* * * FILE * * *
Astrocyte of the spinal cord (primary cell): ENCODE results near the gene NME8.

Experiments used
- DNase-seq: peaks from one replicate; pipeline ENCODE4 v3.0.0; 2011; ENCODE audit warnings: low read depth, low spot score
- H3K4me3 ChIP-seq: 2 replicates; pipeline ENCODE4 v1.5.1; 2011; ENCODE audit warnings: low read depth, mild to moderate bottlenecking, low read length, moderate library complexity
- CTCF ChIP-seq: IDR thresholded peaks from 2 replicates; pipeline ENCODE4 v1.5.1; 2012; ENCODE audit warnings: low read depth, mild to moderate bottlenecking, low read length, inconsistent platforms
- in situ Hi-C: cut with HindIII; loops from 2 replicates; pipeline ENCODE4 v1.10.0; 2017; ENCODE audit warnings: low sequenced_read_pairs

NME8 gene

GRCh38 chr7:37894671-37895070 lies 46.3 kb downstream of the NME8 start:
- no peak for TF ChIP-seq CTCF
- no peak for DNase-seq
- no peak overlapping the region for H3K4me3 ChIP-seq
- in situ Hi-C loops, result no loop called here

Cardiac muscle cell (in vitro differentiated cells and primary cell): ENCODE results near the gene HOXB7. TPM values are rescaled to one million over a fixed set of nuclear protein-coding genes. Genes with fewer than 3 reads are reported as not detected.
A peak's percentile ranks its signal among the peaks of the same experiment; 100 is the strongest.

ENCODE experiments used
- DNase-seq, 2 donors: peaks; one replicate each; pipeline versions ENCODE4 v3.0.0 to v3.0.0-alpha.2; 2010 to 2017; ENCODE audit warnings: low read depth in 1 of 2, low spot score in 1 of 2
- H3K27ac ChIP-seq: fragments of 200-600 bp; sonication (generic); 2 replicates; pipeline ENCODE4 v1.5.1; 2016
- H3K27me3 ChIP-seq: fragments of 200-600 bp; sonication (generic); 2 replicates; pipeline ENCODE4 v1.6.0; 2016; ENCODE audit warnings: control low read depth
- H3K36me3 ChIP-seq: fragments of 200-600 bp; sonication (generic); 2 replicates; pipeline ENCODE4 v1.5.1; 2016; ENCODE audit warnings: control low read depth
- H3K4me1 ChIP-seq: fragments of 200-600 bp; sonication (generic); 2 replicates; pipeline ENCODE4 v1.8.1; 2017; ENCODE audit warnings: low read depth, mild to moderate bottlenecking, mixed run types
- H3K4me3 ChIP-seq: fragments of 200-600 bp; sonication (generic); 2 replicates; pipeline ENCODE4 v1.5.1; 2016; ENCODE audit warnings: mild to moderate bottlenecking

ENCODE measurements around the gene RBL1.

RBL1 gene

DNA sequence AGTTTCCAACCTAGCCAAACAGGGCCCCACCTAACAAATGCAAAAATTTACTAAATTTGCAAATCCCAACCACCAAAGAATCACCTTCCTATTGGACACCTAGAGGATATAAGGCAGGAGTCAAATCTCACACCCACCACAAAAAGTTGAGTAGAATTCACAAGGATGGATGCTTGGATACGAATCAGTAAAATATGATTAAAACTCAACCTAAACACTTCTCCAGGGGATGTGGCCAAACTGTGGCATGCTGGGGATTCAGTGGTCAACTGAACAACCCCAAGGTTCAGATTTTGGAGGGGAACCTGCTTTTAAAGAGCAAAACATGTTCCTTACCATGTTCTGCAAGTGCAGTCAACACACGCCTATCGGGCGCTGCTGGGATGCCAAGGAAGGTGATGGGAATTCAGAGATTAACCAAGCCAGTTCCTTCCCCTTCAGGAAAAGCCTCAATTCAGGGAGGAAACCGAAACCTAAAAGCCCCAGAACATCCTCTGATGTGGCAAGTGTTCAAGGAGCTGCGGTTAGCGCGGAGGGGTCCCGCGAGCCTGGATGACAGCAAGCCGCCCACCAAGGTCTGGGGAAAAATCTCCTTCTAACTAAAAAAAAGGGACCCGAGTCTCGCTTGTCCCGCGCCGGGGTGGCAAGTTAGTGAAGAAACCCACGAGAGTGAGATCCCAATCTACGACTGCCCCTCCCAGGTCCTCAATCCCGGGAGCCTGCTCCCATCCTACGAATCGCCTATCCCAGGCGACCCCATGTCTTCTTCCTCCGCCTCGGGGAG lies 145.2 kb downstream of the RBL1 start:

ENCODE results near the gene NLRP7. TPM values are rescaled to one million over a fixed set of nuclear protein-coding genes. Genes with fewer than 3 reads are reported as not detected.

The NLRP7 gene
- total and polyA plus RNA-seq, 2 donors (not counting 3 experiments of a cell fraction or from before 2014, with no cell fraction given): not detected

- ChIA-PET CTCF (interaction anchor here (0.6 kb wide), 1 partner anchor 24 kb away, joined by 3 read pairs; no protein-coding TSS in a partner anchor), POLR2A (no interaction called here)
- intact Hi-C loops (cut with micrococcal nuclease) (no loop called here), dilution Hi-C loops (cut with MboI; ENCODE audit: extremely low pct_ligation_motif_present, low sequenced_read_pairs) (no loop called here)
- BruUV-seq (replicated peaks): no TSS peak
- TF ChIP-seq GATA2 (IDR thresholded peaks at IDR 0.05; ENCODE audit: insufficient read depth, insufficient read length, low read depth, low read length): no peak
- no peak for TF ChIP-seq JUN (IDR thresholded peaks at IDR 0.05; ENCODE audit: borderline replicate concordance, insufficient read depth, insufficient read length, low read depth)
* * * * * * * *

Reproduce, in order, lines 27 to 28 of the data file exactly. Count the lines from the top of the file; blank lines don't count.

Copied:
- total and polyA plus RNA-seq, 2 donors (not counting 3 experiments of a cell fraction or from before 2014, with no cell fraction given): not detected

- ChIA-PET CTCF (interaction anchor here (0.6 kb wide), 1 partner anchor 24 kb away, joined by 3 read pairs; no protein-coding TSS in a partner anchor), POLR2A (no interaction called here)